At 161st Street and Grand Concourse in the Bronx, there is a highly ornate fountain named Lorelei located in a rather lonely park dedicated to dead poets. Inscribed at the base of Lorelei is the name and visage of a man — once upon a time, Germany’s favorite Romantic poet. Hitler tried his best to . . . → Continue reading: With Heine at Lorelei
A few days ago Engadget blogged a story originally reported in the Israeli print media that a local family was surprised to discover that their Roomba had ingested a dangerous poisonous snake (Vipera palaestinae). (Within a few days, the story was echoed by Gizmodo, Boing Boing, and Jewschool.)
In so far as . . . → Continue reading: The Talmud on the Virtues of Robots and Cats
Fellow Omphalos gazers might wonder what I’ve been doing. And not just in the sense of, “Hey I’m wonder what Aharon’s been up to lately.” Well, after two months of productive work on the Open Siddur Project as a fellow with the PresenTense Institute in Jerusalem this summer, I spent a month in Philadelphia before . . . → Continue reading: Post-PresenTense
Regular readers (hi mom!) were disappointed when I didn’t post the last two months. Forgive!! Drama was afoot. I got involved in a relationship with a lovely young woman and I began to find a foothold in the world of Jewish social entrepreneurship.
Happenstance the first: a creative project I proposed to the summer bootcamp/workshop . . . → Continue reading: Open Siddur at PresenTense Institute Workshop
In October 2008, my friend Will posted on his blog, A Journey Around My Skull, his discovery of a Japanese illustrator, Rokuro Taniuchi. The image of a looming figure on the horizon by Taniuchi reminded me very much of the cover art for a book I read in 5th grade titled Creatures . . . → Continue reading: To Stand on One Foot
In his 1978 essay, “How to Build a Universe That Doesn’t Fall Apart Two Days Later“, Philip K. Dick wrote, “Reality is that which, when you stop believing in it, doesn’t go away.” This ontology is challenged by a syndrome recently brought to my attention in a recent post on boingboing.net, “Hallucinations . . . → Continue reading: Reality and Hallucination: Towards a Talmudic Ontology of Consensus (by way of demons)
In the film Willy Wonka & the Chocolate Factory (1971), after Willy Wonka (Gene Wilder) proudly describes that in his lickable wallpaper “The snozberries taste like snozberries!”, an exasperated Veruca Salt snidely objects, “Snozberries? Who ever heard of a snozberry?” Willy Wonka grabs her mouth and explains “We are the music makers, and We are . . . → Continue reading: We are the music makers
credit: George Steinmetz
Amplified Harmonic Resonance, Playlist for Monday morning, 2009-01-26, programmer: dj Magical Adventures of Duffy Moon, Mondays 7am-10:00am EST Year Artist Album Track Title 1979 Kitaro Oasis 7 Shimmering Horizon (Hikari To Kage) 1979 Kitaro Oasis 8 Fragrance Of Nature (Shizen No Kaori) 1979 Kitaro Oasis 9 Innocent People (Mujaki) 1979 Kitaro . . . → Continue reading: Amplified Harmonic Resonance: Playlist for Monday morning, 2009-01-26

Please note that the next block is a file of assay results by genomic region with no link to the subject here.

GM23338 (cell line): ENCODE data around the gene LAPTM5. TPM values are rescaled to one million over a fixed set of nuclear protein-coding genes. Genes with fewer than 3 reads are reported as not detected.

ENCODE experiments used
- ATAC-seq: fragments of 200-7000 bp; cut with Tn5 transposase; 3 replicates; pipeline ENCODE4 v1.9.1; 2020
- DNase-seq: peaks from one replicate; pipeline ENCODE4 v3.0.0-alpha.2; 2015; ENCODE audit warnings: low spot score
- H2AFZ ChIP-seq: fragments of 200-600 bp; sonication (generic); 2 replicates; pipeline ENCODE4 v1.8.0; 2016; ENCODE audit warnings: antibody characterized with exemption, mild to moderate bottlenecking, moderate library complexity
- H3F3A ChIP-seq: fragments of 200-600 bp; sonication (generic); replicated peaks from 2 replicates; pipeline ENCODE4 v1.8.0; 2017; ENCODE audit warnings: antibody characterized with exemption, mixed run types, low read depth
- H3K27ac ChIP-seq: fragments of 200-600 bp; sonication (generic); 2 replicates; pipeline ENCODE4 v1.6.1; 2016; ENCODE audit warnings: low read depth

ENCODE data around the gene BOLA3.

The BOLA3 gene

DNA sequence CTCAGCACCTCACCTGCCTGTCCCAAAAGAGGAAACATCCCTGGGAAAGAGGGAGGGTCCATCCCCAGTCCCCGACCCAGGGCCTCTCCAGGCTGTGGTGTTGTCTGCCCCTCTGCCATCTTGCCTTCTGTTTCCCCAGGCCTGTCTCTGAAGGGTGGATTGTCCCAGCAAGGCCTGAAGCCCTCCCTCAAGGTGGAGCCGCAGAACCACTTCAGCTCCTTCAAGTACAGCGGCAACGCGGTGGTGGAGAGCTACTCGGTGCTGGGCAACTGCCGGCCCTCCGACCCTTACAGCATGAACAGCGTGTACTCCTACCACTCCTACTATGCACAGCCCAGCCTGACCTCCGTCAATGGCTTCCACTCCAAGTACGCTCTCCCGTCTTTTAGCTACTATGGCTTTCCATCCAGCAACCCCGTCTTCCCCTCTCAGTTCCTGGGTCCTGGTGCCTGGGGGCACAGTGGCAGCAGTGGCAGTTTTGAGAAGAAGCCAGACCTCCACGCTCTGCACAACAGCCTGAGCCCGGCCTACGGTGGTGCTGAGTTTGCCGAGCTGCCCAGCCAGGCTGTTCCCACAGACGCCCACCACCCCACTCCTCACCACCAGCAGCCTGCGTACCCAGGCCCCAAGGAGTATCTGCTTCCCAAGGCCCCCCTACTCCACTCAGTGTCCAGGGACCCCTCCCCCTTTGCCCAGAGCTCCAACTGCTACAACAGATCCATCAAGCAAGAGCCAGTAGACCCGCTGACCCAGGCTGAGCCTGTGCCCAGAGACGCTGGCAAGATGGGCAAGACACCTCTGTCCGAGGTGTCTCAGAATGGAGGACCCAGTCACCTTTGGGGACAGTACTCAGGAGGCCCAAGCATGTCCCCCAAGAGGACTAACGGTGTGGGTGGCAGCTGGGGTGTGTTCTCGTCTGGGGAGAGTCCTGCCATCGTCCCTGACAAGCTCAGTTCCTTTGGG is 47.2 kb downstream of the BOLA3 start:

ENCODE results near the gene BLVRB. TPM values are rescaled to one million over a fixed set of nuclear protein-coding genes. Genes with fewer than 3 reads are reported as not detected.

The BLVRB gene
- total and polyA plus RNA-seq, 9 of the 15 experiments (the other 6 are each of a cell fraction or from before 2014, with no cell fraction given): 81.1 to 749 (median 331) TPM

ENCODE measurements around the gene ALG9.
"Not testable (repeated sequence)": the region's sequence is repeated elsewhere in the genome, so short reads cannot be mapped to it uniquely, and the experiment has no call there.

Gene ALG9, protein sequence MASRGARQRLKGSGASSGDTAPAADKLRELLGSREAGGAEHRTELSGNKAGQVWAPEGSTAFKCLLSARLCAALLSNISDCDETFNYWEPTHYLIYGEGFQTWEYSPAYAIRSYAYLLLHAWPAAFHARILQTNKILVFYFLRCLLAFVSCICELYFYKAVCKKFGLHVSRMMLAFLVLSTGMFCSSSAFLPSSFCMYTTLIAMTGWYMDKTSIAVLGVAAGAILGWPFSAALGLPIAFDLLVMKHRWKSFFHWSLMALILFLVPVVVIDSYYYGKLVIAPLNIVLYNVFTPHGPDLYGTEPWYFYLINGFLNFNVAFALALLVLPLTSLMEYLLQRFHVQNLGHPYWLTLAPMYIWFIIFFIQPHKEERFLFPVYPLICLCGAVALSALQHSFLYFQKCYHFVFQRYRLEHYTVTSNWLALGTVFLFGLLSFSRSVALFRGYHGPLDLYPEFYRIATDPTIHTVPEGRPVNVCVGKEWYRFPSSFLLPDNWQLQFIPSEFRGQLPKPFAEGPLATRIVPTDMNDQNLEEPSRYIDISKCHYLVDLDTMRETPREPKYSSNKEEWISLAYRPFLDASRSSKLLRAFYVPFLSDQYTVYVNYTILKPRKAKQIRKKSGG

Amplified Harmonic Resonance, Playlist for Monday morning, 2009-01-19, programmer: dj Magical Adventures of Duffy Moon, 7am-10:30pm EST Year Artist Album Track Title 1993 Deeper than Space Earthrise 3 Earthrise 1957 Marcel Duchamp The Creative Act 1 The Creative Act (Houston, TX, April 1957) 1975 Franco Falsini Naso Fredo (Cold Nose) 1 Naso Fredo (Cold . . . → Continue reading: Amplified Harmonic Resonance: Playlist for Monday morning, 2009-01-19
From Kurt Vonnegut’s novel, Cat’s Cradle (1963). Found on the internet, and rearranged chronologically. . . . → Continue reading: The Collected Calypsos, Sayings, and Songs of Bokonon
Amplified Harmonic Resonance, Playlist for Monday morning, 2009-01-12, programmer: dj Magical Adventures of Duffy Moon, 7am-1pm EST Year Artist Album Track No. Title 1989 Philip Glass 1000 Airplanes on the Roof 1 1000 Airplanes on the Roof 1989 Philip Glass 1000 Airplanes on the Roof 2 City Walk 2007 Christopher DeLaurenti Favorite Intermissions 2 . . . → Continue reading: Amplified Harmonic Resonance: Playlist for Monday morning, 2009-01-12
Just a few notes on the film Defiance. My housemate and I caught a free screening courtesy of gofobo.com and the Ritz East. The film is based on the 1993 book by Nechama Tec, Defiance: The Bielski Partisans, and it is an excellent story told well. Had it been a fantasy written by Tolkien it . . . → Continue reading: Hobbits, Jews, and Romantics in the Woods
Amplified Harmonic Resonance, Playlist for Monday morning, 2009-01-05, programmer: dj Magical Adventures of Duffy Moon Year Artist Album Track No.
Title 1970 John Cale & Terry Riley Church Of Anthrax 1 Church of Anthrax 1970 John Cale & Terry Riley Church Of Anthrax 2 The Hall of Mirrors in the Palace at Versailles . . . → Continue reading: Amplified Harmonic Resonance: Playlist for Monday morning, 2009-01-05